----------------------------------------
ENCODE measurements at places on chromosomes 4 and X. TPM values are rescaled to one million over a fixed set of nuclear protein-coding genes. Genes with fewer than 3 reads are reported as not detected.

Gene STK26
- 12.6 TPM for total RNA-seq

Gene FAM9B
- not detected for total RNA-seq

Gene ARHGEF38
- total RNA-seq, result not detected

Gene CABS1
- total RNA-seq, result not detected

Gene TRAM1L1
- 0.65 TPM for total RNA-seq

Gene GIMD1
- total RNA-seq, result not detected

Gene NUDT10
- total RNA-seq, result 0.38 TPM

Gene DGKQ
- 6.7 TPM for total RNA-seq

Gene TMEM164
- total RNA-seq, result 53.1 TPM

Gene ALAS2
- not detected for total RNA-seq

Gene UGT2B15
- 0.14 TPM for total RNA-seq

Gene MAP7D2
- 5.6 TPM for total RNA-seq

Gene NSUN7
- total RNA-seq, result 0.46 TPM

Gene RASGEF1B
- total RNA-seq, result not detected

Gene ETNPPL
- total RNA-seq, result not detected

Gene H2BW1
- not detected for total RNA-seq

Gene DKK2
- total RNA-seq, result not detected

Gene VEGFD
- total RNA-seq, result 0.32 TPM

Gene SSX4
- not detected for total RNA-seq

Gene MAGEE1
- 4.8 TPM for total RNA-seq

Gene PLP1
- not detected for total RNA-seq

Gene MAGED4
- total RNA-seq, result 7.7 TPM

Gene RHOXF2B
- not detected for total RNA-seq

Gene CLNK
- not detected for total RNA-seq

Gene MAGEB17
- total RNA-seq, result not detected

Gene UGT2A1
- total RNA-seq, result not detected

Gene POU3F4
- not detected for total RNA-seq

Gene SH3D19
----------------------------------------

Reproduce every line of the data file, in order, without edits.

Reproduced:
ENCODE measurements at places on chromosomes 4 and X. TPM values are rescaled to one million over a fixed set of nuclear protein-coding genes. Genes with fewer than 3 reads are reported as not detected.

Gene STK26
- 12.6 TPM for total RNA-seq

Gene FAM9B
- not detected for total RNA-seq

Gene ARHGEF38
- total RNA-seq, result not detected

Gene CABS1
- total RNA-seq, result not detected

Gene TRAM1L1
- 0.65 TPM for total RNA-seq

Gene GIMD1
- total RNA-seq, result not detected

Gene NUDT10
- total RNA-seq, result 0.38 TPM

Gene DGKQ
- 6.7 TPM for total RNA-seq

Gene TMEM164
- total RNA-seq, result 53.1 TPM

Gene ALAS2
- not detected for total RNA-seq

Gene UGT2B15
- 0.14 TPM for total RNA-seq

Gene MAP7D2
- 5.6 TPM for total RNA-seq

Gene NSUN7
- total RNA-seq, result 0.46 TPM

Gene RASGEF1B
- total RNA-seq, result not detected

Gene ETNPPL
- total RNA-seq, result not detected

Gene H2BW1
- not detected for total RNA-seq

Gene DKK2
- total RNA-seq, result not detected

Gene VEGFD
- total RNA-seq, result 0.32 TPM

Gene SSX4
- not detected for total RNA-seq

Gene MAGEE1
- 4.8 TPM for total RNA-seq

Gene PLP1
- not detected for total RNA-seq

Gene MAGED4
- total RNA-seq, result 7.7 TPM

Gene RHOXF2B
- not detected for total RNA-seq

Gene CLNK
- not detected for total RNA-seq

Gene MAGEB17
- total RNA-seq, result not detected

Gene UGT2A1
- total RNA-seq, result not detected

Gene POU3F4
- not detected for total RNA-seq

Gene SH3D19